The park forty years later is still green half the year,
and empty, though its emptiness courses
from indifference rather than vandalism, created
by children no longer running barefoot down a hill.
I had to pass the bully’s house on the way
to the park. The house was patched together
with plywood and the weeds hid snipers
with slingshots and rocks big as my kneecaps. Continue reading
In the rusted brown Chevy truck,
You explore the back roads of my childhood
With me, the creeks chilling my youth,
The ditch where I fell over on my bike
After a day in the sun. I lay there
In the poison ivy shade of scrub oaks
Until my head stopped spinning, Continue reading
for Lea, 9-9-1962 to 8-30-2012
It is late October, and a red rose bush
Is blooming on the south side of her house,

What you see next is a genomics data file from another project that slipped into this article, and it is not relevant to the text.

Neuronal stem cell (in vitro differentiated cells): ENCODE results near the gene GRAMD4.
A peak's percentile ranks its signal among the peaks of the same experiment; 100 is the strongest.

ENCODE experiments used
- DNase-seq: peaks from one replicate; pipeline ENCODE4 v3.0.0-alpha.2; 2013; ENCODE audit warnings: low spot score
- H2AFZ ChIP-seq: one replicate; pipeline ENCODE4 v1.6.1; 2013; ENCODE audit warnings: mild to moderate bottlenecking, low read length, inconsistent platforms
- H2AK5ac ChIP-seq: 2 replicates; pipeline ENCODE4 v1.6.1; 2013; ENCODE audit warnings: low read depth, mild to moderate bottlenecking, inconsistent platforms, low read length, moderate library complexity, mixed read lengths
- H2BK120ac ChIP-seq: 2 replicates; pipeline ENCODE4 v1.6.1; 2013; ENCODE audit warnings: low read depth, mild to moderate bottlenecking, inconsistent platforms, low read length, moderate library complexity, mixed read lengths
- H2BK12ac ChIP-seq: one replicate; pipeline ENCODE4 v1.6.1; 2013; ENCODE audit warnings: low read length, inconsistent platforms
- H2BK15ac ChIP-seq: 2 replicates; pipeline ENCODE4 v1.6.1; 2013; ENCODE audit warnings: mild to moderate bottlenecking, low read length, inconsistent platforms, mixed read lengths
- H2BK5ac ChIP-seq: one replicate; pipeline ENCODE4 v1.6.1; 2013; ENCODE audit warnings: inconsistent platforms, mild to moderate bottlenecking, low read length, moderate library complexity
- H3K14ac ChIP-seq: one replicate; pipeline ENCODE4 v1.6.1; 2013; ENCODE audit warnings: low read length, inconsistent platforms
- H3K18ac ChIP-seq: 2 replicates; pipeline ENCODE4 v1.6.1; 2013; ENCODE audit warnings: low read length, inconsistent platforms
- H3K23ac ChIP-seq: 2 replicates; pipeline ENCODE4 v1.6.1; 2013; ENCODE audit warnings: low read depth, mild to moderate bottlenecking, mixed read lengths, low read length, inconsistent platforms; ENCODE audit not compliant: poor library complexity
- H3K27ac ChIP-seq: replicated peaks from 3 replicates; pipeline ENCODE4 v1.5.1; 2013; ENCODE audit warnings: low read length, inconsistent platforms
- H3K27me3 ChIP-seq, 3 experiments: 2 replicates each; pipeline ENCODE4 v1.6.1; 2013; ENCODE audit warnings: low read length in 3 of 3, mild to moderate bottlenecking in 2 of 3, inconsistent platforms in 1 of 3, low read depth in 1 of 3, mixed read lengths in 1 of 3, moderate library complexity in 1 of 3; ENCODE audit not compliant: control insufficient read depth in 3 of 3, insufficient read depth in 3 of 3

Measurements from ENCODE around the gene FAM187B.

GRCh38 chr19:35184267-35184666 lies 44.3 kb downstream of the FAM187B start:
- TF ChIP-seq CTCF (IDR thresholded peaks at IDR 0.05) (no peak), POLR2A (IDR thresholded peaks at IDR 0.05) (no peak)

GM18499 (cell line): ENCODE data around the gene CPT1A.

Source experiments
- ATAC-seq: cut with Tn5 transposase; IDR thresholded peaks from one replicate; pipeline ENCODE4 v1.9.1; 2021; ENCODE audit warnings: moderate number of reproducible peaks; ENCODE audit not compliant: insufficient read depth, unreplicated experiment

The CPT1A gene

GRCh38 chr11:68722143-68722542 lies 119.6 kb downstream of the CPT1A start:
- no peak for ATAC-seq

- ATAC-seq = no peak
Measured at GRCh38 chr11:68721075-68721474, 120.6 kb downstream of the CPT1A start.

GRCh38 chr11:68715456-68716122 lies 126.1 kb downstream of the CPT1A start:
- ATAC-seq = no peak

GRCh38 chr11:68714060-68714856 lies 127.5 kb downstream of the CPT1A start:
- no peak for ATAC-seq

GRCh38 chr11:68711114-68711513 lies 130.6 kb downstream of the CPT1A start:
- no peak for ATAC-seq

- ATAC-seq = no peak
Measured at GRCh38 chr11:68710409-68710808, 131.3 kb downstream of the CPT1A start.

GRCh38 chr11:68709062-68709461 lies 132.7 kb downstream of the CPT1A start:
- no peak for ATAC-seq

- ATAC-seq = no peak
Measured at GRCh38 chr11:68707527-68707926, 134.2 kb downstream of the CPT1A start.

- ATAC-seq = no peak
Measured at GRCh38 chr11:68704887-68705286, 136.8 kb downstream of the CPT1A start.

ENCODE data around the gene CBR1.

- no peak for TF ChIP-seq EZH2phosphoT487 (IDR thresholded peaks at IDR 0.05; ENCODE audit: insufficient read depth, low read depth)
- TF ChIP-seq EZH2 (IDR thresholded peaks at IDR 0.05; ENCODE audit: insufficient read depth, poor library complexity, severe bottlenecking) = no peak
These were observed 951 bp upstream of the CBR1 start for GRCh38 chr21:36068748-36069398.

In that best place for the light. I remember
How she could draw a flower
When we were in high school, a few
Simple strokes and strange beauty appeared. Continue reading
The stump of the locust tree roared
When its body fell away from it
In the April wind before the land
Clocked its beat into her, the roar
Evident in the toothy spears of bark
Stalagmited from its edge, the hollow
Of age rifled by coon, snake and beetle. Continue reading
for Roxann on her birthday
“Open you mouth,”
She said to sister Kelly,
Sitting in the high chair,
Smelling those mashed turnips,
Knowing none of that
Was getting in. Continue reading
At 5:17, the coyotes end their run,
their cries circling in on each other,
a haunting cyclone of sound you never forget.
Sometimes the world you outgrew
reclaims you, surrounding you in its ever-ness.
Keep coming closer.
If you have left anything behind,
you don’t need it.
If the darkness threatens to drown you,
remember what is there.